The bad news however was a season ending injury to big Harry Davis, whose influence can be best summed up in his league stats. Played six, scored twice, and three clean sheets. The team only managed three clean sheets in the other THIRTY league matches, and big Harry deserves a special mention for that alone.

One of these other three clean sheets came on the Saturday at Dumfries as Saints won 2-0 despite being outplayed for the most of the first half, Stevie Mallan’s unerring opener on the stroke of half time was added to by Rory Loy from the penalty spot just after the break in a match Lewis Morgan was simply unplayable. There was definite steel in this side though to go with the flair, and the victory pulled another two points back on Dumbarton in 8th, but Saints remained bottom a point adrift as Ayr United also won that afternoon.

The following Saturday was Irn Bru Cup final time, and another match against Dundee United whose fans insisted they would not be taking this game seriously as they had once played Barcelona and were one of the biggestest sides in the whole world ever, so there.

Their fans were true to their word, and only a few thousand travelled, although the kick off time and venue were pretty unfair on the Arabs, but their players took it seriously enough and won a decent match 2-1. That was cup football over now, and the only job was staying up.

Later in that afternoon, Ayr United beat Dumbarton 2-1 stretching their lead over Saints to four points again with seven matches remaining. Ayr would travel to Paisley the following Saturday for what Sky Sports would have classed as ‘Relegator Armageddon Monster Saturday’, had they ever given a toss about Scottish football.

Anyway, before this meeting Ayr had a fixture at Tanandice, and in what seemed like a rare occasion when a score actually went our way, the home side won 2-1, despite a triple goal line clearance in the last minute of injury time from various United defenders that had Ian McCall back on the park again during the match believing his side had scored. Glorious, glorious stuff, and for the chain smoking McCall it was about to get much worse.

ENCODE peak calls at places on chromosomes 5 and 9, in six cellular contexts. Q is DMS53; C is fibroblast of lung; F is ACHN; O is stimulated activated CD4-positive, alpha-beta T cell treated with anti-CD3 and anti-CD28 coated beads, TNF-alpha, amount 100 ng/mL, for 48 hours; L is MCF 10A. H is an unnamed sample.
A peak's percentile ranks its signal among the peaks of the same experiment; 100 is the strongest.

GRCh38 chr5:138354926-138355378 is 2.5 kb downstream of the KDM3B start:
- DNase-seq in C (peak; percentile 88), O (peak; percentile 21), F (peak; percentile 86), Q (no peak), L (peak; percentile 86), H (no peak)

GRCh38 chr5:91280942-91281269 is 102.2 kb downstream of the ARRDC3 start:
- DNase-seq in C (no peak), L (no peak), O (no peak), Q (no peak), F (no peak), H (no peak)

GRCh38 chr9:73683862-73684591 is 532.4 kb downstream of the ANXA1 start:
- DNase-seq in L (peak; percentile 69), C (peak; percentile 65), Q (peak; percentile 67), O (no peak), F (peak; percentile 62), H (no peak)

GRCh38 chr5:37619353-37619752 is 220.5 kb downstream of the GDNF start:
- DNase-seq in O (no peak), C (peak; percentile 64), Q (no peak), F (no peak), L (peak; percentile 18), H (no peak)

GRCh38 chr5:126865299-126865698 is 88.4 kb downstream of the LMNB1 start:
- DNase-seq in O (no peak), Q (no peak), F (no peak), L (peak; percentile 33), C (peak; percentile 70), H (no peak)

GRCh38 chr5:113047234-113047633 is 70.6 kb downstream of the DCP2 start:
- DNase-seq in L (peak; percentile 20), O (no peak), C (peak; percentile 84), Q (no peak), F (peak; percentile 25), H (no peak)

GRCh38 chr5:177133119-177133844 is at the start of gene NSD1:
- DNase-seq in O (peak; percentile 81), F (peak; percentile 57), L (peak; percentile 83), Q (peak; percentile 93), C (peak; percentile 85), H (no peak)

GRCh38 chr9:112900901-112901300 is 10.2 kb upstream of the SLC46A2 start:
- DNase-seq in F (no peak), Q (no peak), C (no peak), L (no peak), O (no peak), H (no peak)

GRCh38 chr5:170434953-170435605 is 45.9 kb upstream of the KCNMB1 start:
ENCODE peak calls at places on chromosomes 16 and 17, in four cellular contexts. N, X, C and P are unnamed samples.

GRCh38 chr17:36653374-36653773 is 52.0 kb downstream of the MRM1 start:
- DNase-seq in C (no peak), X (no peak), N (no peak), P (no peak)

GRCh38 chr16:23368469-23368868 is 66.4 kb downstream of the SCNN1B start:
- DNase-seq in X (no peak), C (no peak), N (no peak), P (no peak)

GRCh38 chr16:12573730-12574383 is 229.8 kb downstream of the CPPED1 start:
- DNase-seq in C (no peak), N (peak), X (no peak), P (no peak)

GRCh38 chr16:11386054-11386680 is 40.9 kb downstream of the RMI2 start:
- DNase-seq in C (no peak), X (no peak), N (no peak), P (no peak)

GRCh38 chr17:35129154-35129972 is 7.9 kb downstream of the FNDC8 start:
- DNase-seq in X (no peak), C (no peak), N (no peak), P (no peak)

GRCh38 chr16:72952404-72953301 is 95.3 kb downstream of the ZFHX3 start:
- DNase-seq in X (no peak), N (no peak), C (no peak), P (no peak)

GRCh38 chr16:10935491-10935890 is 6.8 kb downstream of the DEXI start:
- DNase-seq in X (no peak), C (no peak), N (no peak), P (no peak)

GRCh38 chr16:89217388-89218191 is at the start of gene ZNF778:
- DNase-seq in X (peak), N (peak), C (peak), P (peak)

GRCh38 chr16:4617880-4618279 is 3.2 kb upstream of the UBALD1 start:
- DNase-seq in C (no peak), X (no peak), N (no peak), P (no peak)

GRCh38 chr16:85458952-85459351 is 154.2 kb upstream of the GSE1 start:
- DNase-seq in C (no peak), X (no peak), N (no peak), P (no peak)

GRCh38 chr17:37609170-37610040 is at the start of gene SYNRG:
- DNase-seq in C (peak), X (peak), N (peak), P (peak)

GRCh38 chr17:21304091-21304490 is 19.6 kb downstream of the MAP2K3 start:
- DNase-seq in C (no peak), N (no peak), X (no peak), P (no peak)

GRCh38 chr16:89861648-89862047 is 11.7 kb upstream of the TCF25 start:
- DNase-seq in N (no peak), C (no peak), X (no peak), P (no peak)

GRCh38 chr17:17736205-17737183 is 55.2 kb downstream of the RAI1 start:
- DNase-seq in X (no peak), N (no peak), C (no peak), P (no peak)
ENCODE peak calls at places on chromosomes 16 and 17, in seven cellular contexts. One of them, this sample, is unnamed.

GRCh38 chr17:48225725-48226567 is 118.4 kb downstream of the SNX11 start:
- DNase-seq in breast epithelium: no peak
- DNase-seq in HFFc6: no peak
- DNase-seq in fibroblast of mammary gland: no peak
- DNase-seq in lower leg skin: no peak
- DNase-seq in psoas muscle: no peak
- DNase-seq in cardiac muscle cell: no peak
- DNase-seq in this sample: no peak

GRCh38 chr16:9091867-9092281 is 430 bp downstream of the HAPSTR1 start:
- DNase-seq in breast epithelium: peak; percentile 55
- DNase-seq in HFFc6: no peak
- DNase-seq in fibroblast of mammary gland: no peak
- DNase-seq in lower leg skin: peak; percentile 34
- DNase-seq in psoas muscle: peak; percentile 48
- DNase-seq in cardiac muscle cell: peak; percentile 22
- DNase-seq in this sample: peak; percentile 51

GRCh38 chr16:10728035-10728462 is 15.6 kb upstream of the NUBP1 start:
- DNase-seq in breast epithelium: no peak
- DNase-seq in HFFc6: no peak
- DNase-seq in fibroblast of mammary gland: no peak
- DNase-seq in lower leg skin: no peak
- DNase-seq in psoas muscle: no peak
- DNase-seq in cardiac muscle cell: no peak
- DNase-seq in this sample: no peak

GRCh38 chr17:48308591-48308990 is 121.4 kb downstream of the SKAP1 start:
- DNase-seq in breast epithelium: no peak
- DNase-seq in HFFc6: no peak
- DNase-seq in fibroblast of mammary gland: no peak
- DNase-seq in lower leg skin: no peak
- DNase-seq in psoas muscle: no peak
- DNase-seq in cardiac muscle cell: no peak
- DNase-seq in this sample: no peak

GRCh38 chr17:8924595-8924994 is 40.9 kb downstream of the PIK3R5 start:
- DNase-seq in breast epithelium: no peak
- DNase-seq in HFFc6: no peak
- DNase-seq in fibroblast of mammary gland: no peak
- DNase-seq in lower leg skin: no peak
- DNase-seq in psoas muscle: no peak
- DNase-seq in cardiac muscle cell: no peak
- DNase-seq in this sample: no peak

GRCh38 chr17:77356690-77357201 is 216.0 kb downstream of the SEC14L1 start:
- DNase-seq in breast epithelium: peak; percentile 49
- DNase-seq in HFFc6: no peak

The 1st April 2017 could easily go down as one of the most important dates in Saints modern history. Defeat would more or less relegate us, maybe not arithmetically as Tom Hendrie would say, but psychology it would have been such a blow that there would have been no way back, seven points adrift with six matches remaining, even a draw would not be great.

Looking at the sides, there was only one winner and that was Saints. Unbeaten in five against Ayr that season and had recently convincingly beaten the Ayrshire side at Somerset Park. Maybe this was on the Ayr players minds, but even so Saints came out like an absolute hurricane and blew the Ayrshire side away with as clinical, exhilarating and ruthless performance I have ever seen from a Saints side.

Mallan, MacKenzie, McGinn and Magennis had Saints four up at half time, and they could have had more. Rumours that Ian McCall spent half time in the car park smoking a full twenty pack of regal with nicotene patches glued to his eyeballs have never been denied, but Lewis Morgan added a splendid fifth just after half time and everyone in the stadium including anyone with anything to do with the Honest Men were thinking ‘double figures’.

As so often happens in football however, Saints dropped a level after this but the 6-2 final scoreline sent out a firm message, and not ‘Ian McCall, yer a plamfy wee helmet’ as screamed by that guy that sits behind me, but quite clearly Saints were more than up for the fight. Nobody would want to play us.

Nobody that is, except Dumbarton who were up next at St. Miren Park. Our bogey side who we had yet to beat this season, and had only managed one win against the previous campaign. World class time wasters, and a goalkeeper who is very talented at shot stopping and that other essential attribute Stevie Aitken likes in his keepers, do absolutely anything to avoid taking a goal kick within 100 seconds, but not if we are behind. It’s a real attribute on his version of FIFA.